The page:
Daily Gleanings: Ros Barber (13 August 2019)

Reading time: 2 minutes

Freedom interviews Ros Barber about her advice for focused progress as both an academic and a creative writer. In the interview, two features stand out as perhaps particularly helpful for emerging scholars in biblical studies.

First, Barber is pretty open about her own less-than-immediate path to a permanent academic post. She says,

I had to get a PhD to get tenure. I did my PhD from 2006-2011 and finally got a permanent academic post in 2014.

Barber’s “dogged determination” between 2011 and 2014 substantially resonates with my own experience and what Craig Keener has recently mentioned as well.

Assessments about difficult academic job markets notwithstanding, “never giv[ing] up” has a lot to be said for it, especially if you’re doing (or have done) a PhD in biblical studies because you feel called to the kind of academic vocation it trains you for. And if you’re coming at that vocation from the perspective of a faith community, then both in the PhD and thereafter, it’s worth remembering that laborare est orare. And he who hears prayer, is quite capable of moving and making space in markets. So whether the journey between completing a PhD and finding an academic post is longer or shorter, that journey is basically an exercise in the faithfulness of continually doing the next right small thing that’s in your hand to do.

Second, in keeping with the consistent theme for Freedom’s profiles in this series, Barber offers some helpful perspectives on what she does to help herself write productively. She comments reflects honestly about “losing a lot of time to email, apps, and the internet more generally.” And “even when [she] wasn’t actively procrastinating, [she] would feel distracted and twitchy and find it difficult to get focused.”

Barber has now found it best to “have a complete Facebook and Twitter ban from 9am to 6pm,” and she “feel[s] a lot more focused as a result.” In systematizing her discipline, Barber has found Freedom particularly valuable so that she doesn’t simply have to rely on willpower to she feels tempted to procrastinate or distract herself.

There’s a good deal else in the interview that makes it worth the read. Some of this addresses how Barber schedules her writing and techniques she uses to overcome fear that what she writes won’t be any good. For these and the balance of the interview, see Freedom’s original post.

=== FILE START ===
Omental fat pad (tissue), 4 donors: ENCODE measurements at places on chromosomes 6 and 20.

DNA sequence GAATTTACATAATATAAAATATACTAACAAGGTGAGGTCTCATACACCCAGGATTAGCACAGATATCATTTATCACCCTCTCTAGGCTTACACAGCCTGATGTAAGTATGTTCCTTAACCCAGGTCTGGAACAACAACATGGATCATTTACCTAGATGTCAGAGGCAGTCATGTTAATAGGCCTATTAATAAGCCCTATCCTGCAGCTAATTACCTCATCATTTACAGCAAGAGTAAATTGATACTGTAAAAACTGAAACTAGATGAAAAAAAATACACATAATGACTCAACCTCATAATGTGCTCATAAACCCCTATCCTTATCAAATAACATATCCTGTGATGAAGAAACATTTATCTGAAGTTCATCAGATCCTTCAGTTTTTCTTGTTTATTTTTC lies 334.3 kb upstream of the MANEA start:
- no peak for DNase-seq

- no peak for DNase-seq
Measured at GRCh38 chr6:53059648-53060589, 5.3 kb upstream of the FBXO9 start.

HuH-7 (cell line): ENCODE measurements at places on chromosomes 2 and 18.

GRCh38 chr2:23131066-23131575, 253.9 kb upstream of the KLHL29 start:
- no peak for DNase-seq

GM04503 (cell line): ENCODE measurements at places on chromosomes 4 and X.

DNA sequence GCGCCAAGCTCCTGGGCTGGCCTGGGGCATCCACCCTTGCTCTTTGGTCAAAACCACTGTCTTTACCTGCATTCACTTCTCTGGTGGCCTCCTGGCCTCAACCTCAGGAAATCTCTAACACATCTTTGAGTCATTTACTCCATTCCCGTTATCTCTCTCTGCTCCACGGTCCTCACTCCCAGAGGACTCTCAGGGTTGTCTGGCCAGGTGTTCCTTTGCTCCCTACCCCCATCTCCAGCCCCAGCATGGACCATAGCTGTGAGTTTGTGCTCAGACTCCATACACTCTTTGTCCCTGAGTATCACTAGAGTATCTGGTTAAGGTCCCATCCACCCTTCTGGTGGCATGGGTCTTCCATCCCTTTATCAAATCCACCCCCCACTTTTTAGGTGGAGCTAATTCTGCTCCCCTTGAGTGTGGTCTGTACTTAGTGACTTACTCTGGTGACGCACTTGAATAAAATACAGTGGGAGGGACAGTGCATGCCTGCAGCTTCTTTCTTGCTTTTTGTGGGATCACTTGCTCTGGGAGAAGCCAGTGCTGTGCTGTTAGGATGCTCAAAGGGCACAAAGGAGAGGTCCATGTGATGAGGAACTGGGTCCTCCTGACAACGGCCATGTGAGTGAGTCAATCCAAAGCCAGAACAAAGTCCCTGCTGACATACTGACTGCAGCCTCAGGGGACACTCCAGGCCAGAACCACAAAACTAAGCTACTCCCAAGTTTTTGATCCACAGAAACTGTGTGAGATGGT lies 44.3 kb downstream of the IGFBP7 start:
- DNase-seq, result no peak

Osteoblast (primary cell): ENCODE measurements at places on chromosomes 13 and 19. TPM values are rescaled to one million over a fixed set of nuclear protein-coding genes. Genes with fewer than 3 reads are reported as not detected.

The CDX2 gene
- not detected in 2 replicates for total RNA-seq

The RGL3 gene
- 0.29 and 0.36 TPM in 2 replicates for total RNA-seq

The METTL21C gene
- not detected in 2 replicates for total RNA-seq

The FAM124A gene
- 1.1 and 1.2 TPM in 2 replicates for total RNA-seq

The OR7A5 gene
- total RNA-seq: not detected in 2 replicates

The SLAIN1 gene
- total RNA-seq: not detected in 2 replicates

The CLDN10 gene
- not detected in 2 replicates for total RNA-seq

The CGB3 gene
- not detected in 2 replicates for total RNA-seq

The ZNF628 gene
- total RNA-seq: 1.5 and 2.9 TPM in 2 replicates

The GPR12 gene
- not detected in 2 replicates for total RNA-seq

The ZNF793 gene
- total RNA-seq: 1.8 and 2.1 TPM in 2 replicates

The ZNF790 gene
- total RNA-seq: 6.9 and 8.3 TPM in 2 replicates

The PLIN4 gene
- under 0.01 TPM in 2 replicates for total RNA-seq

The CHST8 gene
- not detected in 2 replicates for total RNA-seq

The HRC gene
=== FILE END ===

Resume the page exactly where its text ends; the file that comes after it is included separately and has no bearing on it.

What Is Essential?

Reading time: 3 minutes

There’s never a bad time to try to take stock of what lies ahead. But it can be particularly helpful as demands mount, as free time in your schedule wanes, or as it looks like either of these might be on the horizon..

How can you stay afloat? How can you avoid dropping balls as challenges ramp up?

There isn’t a one-size-fits-all answer. But, a helpful question to begin asking regularly is “What is essential?”

AltArrow on factory wall by Hello I’m Nik

The question “What is essential?” pushes in the direction of minimizing the excess in life. But it does so in a way that also asks us to keep hold of what has higher priority.

Rather than trying to fit more and more into a life with less and less margin, the question “What is essential?” asks us to reckon with the reality of limits—both as humans in general and as particular humans who each hold particular things to be important.

In his book Essentialism, Greg McKeown reflects,

When we try to do it all and have it all, we find ourselves making trade-offs at the margins that we would never take on as our intentional strategy. When we don’t purposefully and deliberately choose where to focus our energies and time, other people … will choose for us, and before long, we’ll have lost sight of everything that is meaningful and important. We can either make our choices deliberately or allow other people’s agendas to control our lives. (16)

Of course, some of what we should choose deliberately is connecting with, enjoying relationships with, and serving our families, close friends, and others.

The point isn’t that we shouldn’t do this. But for instance, the quite definite forces in the modern “attention economy” have very certain “agendas” that we can unwittingly “allow … to control our lives” in ways we wouldn’t choose if we were being deliberate.

And just by virtue of faithfulness to whatever calling we find on our lives or in a particular season, it behooves us to be mindful about the choices that we make and what we allow to become a priority such that it excludes or squeezes other important relationships, activities, and practices.

Whatever we’re called to do in any circumstance, it pretty safely isn’t, as Dietrich Bonhoeffer put it, to be “always forced to decide between alternatives [we] have not chosen” because we’ve not exercised our responsibility to live intentionally (Prisoner for God, 175).

What questions or criteria do you find helpful in minimizing the non-essential?